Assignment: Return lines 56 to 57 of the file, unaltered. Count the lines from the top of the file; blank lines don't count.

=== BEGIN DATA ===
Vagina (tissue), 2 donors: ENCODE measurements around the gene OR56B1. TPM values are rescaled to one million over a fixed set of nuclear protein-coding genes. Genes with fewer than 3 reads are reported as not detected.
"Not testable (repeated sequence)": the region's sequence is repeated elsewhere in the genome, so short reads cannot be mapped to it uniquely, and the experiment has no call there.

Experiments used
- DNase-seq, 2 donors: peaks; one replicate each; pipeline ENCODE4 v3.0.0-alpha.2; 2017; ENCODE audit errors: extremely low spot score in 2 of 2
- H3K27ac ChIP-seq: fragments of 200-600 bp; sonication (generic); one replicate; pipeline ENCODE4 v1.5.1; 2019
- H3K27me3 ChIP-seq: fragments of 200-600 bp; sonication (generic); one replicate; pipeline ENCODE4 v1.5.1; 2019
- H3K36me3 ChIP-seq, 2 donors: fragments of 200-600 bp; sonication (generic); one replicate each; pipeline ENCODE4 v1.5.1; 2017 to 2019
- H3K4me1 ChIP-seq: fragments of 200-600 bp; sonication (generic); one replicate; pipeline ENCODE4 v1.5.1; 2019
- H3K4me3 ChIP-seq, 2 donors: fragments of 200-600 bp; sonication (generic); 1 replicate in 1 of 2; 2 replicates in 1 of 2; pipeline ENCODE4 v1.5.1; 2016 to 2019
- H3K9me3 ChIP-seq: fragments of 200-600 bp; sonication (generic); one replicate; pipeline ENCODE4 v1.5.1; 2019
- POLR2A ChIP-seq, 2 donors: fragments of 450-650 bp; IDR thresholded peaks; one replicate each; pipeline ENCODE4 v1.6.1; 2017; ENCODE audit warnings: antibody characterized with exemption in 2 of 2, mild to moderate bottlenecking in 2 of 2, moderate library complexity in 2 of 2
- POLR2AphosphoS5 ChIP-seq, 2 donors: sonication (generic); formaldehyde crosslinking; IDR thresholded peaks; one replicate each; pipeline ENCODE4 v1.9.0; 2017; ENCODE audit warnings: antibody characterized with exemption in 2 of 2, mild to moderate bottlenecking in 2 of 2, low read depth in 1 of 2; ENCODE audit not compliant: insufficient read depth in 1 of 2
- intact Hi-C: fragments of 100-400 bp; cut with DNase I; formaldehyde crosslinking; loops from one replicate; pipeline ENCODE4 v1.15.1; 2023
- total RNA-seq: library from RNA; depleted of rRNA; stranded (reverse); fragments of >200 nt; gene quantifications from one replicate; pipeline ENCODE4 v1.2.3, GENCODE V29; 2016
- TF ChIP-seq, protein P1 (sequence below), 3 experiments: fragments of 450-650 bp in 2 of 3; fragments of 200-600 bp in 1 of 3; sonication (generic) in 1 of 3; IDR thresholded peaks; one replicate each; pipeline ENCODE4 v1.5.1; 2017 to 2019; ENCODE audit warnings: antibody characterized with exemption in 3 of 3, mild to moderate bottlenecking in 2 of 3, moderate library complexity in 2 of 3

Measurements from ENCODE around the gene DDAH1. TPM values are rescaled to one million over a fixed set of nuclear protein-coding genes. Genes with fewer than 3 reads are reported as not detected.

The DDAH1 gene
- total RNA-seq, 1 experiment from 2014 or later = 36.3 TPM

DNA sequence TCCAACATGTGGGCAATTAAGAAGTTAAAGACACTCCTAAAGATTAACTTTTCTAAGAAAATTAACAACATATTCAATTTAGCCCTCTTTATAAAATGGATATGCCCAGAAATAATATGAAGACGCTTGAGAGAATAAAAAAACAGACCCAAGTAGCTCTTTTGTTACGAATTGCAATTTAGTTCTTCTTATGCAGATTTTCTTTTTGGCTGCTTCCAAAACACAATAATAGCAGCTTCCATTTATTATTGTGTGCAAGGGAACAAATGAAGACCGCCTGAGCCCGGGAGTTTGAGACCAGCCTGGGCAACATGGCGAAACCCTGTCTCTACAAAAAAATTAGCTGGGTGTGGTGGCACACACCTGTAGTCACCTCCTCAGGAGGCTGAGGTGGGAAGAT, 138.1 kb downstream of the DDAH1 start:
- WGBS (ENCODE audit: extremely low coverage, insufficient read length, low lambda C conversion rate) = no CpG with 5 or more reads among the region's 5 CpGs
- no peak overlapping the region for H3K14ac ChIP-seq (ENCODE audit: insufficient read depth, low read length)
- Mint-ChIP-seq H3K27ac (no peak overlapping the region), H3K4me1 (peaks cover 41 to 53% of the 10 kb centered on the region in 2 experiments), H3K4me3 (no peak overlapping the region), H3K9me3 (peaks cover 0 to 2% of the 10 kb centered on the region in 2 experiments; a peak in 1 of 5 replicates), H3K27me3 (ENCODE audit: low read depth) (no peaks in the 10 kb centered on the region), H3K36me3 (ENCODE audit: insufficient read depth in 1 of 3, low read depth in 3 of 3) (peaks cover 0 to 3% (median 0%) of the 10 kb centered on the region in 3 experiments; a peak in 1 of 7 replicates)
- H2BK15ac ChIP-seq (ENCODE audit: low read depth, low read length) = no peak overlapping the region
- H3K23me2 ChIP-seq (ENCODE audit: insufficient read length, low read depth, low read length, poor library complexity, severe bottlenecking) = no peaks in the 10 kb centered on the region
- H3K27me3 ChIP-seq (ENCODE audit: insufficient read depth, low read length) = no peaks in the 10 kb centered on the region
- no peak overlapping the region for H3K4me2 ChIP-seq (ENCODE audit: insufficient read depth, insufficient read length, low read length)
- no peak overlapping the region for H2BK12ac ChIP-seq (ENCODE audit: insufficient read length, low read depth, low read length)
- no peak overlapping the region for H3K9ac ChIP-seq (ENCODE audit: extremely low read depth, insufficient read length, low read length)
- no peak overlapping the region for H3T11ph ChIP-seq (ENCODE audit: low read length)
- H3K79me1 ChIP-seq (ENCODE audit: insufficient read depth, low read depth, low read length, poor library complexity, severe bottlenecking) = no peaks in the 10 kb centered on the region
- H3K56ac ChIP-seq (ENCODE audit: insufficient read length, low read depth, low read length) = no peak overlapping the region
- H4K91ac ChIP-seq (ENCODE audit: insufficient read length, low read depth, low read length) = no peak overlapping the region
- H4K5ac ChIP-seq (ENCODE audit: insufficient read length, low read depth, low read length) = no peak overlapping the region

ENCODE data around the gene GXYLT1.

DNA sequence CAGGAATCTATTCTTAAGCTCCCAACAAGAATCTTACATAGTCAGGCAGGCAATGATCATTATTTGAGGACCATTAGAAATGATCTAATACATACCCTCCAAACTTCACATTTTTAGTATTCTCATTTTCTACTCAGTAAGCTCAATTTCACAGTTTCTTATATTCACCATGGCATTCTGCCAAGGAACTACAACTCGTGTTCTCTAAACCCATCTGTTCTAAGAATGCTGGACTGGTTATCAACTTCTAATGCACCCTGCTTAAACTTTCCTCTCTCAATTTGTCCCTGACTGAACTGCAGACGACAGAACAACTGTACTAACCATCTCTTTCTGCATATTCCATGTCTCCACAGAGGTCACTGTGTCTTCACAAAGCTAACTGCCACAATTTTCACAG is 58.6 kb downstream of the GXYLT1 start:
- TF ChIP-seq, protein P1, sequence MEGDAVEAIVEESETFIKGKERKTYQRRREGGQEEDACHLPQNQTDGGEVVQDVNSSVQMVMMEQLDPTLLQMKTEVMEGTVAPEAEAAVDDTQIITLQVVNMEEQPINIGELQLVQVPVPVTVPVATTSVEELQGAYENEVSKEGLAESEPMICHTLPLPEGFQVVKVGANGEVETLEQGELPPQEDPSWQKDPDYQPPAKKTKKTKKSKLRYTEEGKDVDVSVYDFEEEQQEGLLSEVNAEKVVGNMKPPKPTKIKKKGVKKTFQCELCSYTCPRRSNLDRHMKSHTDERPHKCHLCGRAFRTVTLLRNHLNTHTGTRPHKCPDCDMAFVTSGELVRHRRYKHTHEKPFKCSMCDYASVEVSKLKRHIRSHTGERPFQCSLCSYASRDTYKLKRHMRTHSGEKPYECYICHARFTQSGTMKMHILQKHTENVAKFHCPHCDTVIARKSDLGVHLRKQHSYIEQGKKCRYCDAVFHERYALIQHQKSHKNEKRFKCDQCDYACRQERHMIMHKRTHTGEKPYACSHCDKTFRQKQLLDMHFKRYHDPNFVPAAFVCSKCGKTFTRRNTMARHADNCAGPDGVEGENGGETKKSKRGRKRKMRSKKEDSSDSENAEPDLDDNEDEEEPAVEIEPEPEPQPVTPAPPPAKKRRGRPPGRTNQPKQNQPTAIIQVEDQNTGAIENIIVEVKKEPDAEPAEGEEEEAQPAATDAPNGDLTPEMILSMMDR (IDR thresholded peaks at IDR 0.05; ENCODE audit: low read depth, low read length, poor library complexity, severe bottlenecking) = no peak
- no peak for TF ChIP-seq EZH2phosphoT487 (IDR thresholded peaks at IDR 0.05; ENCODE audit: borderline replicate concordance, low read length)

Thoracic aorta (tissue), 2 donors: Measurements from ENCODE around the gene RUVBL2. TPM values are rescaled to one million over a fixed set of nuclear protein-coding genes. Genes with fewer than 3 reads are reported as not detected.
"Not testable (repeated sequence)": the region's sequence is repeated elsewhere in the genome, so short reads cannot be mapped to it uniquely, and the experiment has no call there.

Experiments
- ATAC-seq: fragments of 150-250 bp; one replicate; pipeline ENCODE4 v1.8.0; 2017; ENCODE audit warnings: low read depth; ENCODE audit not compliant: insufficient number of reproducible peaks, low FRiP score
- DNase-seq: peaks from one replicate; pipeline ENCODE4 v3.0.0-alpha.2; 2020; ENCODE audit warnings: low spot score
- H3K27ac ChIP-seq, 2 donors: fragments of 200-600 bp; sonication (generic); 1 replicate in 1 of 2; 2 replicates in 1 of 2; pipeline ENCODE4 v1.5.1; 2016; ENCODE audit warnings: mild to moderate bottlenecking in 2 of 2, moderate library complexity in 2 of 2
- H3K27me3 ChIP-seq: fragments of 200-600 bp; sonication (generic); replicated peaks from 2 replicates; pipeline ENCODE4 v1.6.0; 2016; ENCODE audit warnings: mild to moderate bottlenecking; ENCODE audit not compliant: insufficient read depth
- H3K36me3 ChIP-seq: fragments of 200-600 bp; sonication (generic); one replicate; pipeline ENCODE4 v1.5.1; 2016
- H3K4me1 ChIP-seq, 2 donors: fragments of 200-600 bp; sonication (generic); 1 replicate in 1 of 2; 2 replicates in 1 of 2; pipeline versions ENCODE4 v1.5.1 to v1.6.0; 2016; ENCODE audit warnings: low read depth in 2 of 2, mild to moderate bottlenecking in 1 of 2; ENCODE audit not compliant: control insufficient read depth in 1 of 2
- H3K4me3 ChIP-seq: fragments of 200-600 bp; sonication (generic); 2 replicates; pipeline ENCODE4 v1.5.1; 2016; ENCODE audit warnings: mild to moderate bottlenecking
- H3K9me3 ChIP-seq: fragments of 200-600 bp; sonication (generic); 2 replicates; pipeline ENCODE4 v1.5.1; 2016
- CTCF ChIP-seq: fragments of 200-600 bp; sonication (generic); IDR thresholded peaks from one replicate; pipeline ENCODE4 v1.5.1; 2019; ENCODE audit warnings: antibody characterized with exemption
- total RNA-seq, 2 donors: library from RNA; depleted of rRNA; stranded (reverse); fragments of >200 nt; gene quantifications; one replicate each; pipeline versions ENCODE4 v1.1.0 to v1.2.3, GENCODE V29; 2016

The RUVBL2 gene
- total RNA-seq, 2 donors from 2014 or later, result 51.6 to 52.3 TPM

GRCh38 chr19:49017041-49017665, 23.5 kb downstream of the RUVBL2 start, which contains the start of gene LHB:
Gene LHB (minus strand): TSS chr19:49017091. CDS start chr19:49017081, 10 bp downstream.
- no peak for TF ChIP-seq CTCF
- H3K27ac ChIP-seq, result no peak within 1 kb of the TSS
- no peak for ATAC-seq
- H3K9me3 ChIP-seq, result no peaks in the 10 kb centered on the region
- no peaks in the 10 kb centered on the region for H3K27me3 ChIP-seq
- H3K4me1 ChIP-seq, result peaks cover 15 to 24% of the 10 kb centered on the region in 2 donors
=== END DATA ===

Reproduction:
- H3K27ac ChIP-seq, result no peak within 1 kb of the TSS
- no peak for ATAC-seq